# Suppose $f$ is entire and one-to-one. Show that $f(z)=az+b$. [duplicate]

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My instinct is that it may be proved by Liouville's extended theorem. But how to do so? Or are there any other methods?

Thanks!

## marked as duplicate by Julien, Ayman Hourieh, lhf, Potato, Ittay WeissMay 27 '13 at 0:34

• Consider the image of the unit circle. It has a winding number of 1. – Calvin Lin May 26 '13 at 23:59
• If $f(z)$ is not $b + az$ then $f(z) = b + az + cz^2 + \cdots$. And $z\mapsto z^2$ is not one-to-one. – Michael Hardy May 27 '13 at 0:02
• @MichaelHardy I don't see how your hint leads to an easy solution. Could you expand? – Julien May 27 '13 at 0:11
• @CalvinLin I don't see how that leads to a solution. Could you explain? – Potato May 27 '13 at 0:13
• @Potato That's what I call team work. – Julien May 27 '13 at 0:14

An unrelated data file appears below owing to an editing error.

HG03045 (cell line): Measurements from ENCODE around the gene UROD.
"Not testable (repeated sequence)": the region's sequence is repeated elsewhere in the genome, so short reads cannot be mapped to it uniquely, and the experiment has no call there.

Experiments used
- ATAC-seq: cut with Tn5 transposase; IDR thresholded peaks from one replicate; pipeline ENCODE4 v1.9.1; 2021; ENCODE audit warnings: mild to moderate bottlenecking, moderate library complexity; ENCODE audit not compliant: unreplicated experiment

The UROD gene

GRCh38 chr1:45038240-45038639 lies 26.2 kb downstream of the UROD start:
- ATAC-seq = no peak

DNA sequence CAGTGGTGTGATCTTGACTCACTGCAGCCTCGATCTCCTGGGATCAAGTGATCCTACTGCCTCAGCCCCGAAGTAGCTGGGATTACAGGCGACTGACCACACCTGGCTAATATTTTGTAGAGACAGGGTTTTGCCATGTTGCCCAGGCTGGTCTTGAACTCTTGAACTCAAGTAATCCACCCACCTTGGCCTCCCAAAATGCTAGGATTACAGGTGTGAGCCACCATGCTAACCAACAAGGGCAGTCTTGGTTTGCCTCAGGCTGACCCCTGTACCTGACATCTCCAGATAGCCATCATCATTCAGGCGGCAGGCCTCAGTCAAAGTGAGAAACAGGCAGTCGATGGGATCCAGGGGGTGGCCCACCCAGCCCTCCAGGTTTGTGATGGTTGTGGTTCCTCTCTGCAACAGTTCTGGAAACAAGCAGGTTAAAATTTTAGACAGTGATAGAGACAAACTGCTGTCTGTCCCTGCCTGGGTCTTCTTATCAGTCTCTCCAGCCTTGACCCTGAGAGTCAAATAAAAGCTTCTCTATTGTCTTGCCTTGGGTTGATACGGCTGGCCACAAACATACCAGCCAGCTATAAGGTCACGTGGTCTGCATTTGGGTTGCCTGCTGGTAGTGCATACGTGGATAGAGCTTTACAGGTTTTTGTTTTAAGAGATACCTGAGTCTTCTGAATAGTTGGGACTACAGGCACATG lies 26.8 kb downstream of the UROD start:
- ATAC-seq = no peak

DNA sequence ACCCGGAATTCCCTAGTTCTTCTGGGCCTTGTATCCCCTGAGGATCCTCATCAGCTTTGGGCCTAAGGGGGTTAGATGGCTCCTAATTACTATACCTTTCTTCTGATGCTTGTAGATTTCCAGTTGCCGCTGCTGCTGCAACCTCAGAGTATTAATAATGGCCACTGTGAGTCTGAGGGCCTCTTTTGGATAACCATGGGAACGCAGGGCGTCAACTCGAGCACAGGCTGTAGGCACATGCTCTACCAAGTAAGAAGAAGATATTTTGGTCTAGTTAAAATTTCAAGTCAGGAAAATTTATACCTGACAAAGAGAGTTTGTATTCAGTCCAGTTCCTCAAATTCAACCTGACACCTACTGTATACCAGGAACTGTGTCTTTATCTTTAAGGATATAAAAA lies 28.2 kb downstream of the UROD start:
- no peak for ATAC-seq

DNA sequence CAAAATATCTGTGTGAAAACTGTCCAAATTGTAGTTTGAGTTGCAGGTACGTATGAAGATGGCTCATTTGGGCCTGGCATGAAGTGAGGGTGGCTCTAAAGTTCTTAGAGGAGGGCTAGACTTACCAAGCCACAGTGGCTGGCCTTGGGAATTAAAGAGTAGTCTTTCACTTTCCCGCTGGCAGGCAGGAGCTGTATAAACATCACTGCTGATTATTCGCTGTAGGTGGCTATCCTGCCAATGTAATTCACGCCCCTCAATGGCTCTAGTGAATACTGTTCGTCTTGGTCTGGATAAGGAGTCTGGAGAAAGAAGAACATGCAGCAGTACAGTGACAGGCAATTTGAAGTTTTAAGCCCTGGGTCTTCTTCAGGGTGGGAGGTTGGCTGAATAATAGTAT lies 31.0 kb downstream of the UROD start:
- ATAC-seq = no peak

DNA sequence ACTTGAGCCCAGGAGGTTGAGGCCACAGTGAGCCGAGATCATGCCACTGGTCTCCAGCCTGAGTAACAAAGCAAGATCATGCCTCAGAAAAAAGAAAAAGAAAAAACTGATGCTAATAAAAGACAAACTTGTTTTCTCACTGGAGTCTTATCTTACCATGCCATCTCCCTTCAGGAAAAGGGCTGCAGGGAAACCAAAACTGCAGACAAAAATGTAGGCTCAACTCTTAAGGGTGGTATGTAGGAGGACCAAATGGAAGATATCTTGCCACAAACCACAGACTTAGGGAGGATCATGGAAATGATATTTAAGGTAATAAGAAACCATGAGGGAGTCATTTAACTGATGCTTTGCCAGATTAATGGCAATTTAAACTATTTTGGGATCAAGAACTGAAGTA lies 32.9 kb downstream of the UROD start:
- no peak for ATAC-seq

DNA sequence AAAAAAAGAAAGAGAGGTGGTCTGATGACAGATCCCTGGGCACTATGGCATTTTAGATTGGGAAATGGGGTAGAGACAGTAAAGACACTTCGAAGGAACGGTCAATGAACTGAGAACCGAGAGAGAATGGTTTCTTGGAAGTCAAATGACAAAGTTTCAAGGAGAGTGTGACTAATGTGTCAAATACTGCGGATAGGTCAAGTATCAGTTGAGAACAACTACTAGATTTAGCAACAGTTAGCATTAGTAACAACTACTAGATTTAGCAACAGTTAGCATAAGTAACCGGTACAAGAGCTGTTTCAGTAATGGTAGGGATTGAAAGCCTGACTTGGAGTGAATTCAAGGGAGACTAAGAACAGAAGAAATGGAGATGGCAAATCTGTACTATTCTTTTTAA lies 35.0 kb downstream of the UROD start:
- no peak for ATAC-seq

Hint: Consider $f(\frac{1}{z})$ and examine the behavior of the singularity at $0$. It can't be an essential singularity (see this using the Weierstrass-Casorati theorem on the behavior near an essential singularity along with the open mapping theorem). So it is either removable or a pole. Then $f(\frac{1}{z})$ has a finite number of negative powers of $z^{-1}$ in its Laurent expansion, so $f(z)$ is a finite power series and must be a polynomial. If the polynomial has degree greater than $1$, then it has $2$ or more roots, contradicting the one-to-one hypothesis.
Note that this gives you the automorphism group of $\mathbb C$.
• @LebronJames If it has a root with multiplicity $2$, then locally at that root it looks like $w=z^2$, which is clearly not injective. Ahlfors provides a rigorous explanation of this somewhere his book. Essentially, WLOG we may assume the root is at zero, so $f(z)=z^2(1+\dots)$, and then you can take a square root locally since the second factor is nonzero around $0$. – Potato Dec 18 '14 at 6:47